An optimistic outlook is often believed to have a positive impact on cancer. But researchers now say that optimism, like anything else, can be overdone. And “unrealistic optimism,” which a new study has found to be common among patients enrolling in early phase drug trials, may have a serious downside.
The problem, some experts say, is that unrealistic optimism may lead patients to sign up for very early stage trials when the patients might make other choices if they really understood and completely absorbed the true risks and benefits.
To learn more about the attitudes of patients in early phase trials, which only test toxicity of drugs and aren't intended to have a therapeutic benefit, researchers surveyed 72 patients with advanced cancer. All had signed up for phase I or phase II drug trials, according to a report published in the January issue of the journal IRB: Ethics & Human Research.
The patients were asked several questions to determine whether they thought they were more likely to benefit from the new, unproven therapy than other people in the trial.
Almost 60 percent said they believed they would, even though "patients are given an informed consent form that states that the trial is not intended to offer a direct therapeutic benefit,” said Lynn A. Jansen, lead author of the new study and professor at the Center for Ethics in Health Care at the Oregon Health and Science University.
Still, it’s not surprising that patients hold out hope. People who participate in phase I trials have already tried every available medical intervention for their cancers, Jansen explained. So the only options open to them at this point are to participate in research studies or to seek hospice care.
Ultimately, the new findings create an ethical dilemma for researchers signing patients up for these early stage trials, Jansen said. It means that patients aren’t really giving informed consent, she explained. Even though a patient may parrot back the list of risks and benefits that have been explained to them, they may still have unrealistic expectations that the therapy is likely to help them.
Jansen compares this kind of thinking to what smokers sometimes do. Though they read the risks listed on warning labels, some smokers believe that because of some factor — such as being young, exercising or eating healthy — the risks of lung cancer are lower for them. Newer anti-smoking ads try to make people see that the risks apply as much to them as anyone else.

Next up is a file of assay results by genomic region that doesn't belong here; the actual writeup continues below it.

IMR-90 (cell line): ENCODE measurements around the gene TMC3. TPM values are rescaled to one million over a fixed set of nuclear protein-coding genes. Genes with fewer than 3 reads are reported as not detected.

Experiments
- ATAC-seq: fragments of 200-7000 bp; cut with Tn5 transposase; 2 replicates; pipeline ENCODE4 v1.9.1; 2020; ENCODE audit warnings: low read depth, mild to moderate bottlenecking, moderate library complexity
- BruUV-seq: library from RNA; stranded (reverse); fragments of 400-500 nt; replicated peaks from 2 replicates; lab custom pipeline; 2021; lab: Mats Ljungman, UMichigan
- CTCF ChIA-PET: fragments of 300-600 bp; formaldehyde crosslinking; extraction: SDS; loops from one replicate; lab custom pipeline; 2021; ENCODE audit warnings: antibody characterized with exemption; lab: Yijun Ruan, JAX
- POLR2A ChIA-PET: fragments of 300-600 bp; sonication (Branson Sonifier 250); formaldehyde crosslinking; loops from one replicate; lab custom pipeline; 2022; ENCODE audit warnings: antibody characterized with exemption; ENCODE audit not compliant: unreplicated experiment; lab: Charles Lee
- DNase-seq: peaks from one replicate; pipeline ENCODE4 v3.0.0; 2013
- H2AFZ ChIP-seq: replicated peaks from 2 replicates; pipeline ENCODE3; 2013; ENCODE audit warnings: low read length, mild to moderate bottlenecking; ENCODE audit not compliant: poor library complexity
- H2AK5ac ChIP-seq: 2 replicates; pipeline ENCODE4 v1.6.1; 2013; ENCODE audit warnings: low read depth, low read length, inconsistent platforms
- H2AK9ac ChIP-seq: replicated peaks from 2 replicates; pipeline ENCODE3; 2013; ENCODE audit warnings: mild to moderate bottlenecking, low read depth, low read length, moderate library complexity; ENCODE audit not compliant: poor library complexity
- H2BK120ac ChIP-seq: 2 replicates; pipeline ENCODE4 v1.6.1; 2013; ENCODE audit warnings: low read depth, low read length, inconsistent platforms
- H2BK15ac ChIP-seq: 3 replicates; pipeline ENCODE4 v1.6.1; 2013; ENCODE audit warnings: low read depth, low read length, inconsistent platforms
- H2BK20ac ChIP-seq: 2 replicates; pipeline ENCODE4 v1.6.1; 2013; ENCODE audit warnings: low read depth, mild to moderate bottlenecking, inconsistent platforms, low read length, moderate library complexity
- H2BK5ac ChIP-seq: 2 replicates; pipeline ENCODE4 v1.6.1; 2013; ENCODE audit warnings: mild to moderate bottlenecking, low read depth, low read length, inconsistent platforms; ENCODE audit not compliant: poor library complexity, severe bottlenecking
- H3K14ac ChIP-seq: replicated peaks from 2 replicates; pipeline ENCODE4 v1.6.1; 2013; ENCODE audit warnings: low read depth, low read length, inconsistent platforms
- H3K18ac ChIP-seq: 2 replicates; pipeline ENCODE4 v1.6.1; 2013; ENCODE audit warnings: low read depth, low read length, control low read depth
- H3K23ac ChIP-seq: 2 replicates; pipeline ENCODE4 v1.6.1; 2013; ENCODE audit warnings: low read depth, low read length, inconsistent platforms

In the new study, Jansen asked people to say whether they thought they would be more likely than other patients in the study to have their cancer controlled by the drug being tested. After finding that many did, the researchers followed up with individual interviews to try to understand why. “They often thought there was something they could do to control the outcome, such as make sure they followed all the researchers’ advice or be sure to come to all their appointments,” Jansen said.
Cancer specialists weren’t surprised to hear that patients were overly optimistic. And some weren’t convinced that that was a bad thing.
“If you want to think you are going to be the one in 50 or one in 100 people who gets helped by a therapy, I’m not going to take that away from you,” said Dr. Adam Brufsky, associate director for clinical investigation at the University of Pittsburgh’s Cancer Institute.
“By the time patients are signing up for Phase I trials, their only other option is palliative care. Some people choose that. They say they want to spend whatever time they have left doing what they want and not coming in for treatments and tests. But others say they want to go down fighting.”
Concerns about quality of life
For Dr. Thomas Strouse, the real concern is that unrealistically optimistic patients might ignore or decide not to report side effects fearing they’ll be dropped from the trial. This might lead to patients getting less pain management, said Strouse, a professor of clinical psychiatry at the University of California, Los Angeles. It could also result in skewed side effect results.
The other fear is that patients won’t opt for hospice care — and a better quality of life in their final months or weeks — because they haven’t admitted to themselves that they won’t get better, said Dr. Lynn Schuchter, chief of hematology/oncology at the Abramson Cancer Center at the University of Pennsylvania.
Ultimately, the effect that Jansen and her colleagues observed isn’t limited to cancer patients who take part in early phase clinical trials, Schuchter said.
“This occurs throughout the continuum in advanced cancer,” she explained. “Even when you explain that the response rate to a particular therapy might be 15 percent, you’ll see patients interpret those statistics with the same type of bias. Many will take the treatment even if the benefit is really low. They don’t really hear the negatives. And they latch on to whatever positives one says about a treatment.”
Still, Schuchter said she was impressed at how well the patients in the new study actually understood the benefits and risks described to them. “They got the message,” she said. “But at the end of the day, they were hopeful that they would be the patient who benefited from it.”